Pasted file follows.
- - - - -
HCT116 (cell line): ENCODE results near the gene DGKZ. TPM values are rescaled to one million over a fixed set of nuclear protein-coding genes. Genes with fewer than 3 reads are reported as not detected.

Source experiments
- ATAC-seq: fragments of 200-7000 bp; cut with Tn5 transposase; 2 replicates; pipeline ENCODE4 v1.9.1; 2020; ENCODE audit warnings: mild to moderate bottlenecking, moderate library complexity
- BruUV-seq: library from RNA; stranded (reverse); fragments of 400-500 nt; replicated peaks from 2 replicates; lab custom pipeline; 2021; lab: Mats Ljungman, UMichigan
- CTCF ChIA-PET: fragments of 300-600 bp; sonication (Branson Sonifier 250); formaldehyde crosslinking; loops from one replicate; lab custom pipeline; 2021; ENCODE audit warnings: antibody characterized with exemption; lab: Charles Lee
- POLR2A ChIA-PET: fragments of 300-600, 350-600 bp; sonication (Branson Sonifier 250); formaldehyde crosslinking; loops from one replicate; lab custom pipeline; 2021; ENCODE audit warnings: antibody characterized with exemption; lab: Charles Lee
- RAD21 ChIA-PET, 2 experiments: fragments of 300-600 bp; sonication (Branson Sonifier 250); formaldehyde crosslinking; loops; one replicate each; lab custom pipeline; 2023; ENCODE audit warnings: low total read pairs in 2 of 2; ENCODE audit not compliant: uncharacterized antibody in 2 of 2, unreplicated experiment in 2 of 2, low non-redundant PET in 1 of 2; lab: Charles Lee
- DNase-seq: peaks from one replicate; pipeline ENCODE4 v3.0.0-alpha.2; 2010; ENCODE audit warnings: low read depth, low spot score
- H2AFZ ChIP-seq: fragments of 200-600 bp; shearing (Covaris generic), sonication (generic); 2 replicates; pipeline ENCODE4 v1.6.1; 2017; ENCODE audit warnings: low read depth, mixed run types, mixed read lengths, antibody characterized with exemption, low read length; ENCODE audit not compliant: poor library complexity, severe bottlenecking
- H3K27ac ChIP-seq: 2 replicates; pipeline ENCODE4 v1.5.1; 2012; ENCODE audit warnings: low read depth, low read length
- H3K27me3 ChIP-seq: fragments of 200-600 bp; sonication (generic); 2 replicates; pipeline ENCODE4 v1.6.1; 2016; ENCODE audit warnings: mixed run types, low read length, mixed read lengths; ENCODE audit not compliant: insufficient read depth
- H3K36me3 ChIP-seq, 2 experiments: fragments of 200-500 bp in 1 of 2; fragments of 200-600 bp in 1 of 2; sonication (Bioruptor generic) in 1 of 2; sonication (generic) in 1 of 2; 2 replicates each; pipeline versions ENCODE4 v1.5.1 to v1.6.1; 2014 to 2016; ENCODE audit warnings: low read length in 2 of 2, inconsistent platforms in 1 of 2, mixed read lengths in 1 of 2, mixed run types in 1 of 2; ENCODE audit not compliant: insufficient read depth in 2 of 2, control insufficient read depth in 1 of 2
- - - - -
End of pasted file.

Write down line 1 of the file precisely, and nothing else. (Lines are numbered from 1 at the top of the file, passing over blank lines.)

HCT116 (cell line): ENCODE results near the gene DGKZ. TPM values are rescaled to one million over a fixed set of nuclear protein-coding genes. Genes with fewer than 3 reads are reported as not detected.